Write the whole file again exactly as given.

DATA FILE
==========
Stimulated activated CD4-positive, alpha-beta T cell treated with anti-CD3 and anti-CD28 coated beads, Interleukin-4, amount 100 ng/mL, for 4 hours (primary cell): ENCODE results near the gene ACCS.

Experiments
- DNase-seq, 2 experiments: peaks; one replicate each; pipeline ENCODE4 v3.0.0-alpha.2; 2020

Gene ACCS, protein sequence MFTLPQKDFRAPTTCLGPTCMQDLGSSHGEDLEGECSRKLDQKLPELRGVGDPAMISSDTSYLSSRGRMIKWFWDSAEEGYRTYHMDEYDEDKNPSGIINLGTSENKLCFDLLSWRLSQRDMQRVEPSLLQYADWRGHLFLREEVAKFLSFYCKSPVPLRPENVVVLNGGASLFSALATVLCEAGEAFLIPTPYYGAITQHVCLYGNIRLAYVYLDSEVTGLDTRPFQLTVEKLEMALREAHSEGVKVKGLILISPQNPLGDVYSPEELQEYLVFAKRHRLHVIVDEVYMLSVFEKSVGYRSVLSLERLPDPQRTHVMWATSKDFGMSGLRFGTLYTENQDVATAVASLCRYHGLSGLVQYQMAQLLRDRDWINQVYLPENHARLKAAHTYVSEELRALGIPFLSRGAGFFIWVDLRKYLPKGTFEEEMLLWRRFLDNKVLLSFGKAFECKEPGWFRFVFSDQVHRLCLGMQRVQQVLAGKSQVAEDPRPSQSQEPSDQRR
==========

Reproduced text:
Stimulated activated CD4-positive, alpha-beta T cell treated with anti-CD3 and anti-CD28 coated beads, Interleukin-4, amount 100 ng/mL, for 4 hours (primary cell): ENCODE results near the gene ACCS.

Experiments
- DNase-seq, 2 experiments: peaks; one replicate each; pipeline ENCODE4 v3.0.0-alpha.2; 2020

Gene ACCS, protein sequence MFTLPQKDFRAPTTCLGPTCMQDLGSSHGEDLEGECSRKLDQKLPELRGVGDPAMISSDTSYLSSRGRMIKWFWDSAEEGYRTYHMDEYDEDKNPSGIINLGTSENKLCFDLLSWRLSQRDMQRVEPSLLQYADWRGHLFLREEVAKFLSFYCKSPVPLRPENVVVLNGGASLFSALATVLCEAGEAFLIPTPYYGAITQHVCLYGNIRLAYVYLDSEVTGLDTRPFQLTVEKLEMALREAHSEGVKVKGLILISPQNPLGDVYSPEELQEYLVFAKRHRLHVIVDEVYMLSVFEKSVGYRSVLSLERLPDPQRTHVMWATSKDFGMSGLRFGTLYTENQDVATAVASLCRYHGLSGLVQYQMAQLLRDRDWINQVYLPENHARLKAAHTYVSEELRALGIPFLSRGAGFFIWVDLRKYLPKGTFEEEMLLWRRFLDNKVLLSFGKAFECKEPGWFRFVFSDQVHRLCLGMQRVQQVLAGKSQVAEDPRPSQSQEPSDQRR